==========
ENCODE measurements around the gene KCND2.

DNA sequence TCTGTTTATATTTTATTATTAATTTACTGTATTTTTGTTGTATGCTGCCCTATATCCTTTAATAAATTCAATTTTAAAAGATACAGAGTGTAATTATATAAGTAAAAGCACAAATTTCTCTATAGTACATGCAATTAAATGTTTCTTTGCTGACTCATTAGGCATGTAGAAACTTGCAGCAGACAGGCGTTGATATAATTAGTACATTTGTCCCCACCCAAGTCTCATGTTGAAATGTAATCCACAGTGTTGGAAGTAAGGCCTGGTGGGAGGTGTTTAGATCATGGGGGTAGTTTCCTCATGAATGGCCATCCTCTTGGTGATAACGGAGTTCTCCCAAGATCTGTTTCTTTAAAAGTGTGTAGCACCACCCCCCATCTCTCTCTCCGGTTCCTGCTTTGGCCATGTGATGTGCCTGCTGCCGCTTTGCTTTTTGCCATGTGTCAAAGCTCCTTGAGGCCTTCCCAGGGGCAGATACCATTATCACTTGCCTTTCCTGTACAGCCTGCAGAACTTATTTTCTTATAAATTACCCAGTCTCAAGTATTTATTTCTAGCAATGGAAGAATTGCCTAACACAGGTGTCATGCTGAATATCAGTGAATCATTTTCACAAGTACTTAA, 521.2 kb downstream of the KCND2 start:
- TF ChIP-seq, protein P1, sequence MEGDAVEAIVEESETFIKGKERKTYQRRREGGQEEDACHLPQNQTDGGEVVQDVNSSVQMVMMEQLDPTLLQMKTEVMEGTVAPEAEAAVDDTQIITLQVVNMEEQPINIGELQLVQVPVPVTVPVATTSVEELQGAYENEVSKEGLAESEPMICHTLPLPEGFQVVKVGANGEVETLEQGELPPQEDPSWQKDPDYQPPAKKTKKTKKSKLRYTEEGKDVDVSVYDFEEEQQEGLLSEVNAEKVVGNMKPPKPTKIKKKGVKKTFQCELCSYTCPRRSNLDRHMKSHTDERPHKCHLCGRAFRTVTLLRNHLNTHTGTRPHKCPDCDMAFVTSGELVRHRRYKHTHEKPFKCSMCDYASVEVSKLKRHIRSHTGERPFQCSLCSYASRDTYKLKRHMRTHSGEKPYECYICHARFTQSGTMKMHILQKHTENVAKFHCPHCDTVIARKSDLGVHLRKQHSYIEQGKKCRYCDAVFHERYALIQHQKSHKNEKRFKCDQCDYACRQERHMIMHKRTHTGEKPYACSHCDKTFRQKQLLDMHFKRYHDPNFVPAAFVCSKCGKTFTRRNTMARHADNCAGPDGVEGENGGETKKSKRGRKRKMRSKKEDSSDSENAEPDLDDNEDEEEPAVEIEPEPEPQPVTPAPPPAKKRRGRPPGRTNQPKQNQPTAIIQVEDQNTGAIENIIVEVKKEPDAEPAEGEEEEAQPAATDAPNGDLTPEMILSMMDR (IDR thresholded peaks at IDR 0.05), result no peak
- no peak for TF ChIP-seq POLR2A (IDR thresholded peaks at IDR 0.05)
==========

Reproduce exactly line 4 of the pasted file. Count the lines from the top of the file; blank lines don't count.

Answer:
- no peak for TF ChIP-seq POLR2A (IDR thresholded peaks at IDR 0.05)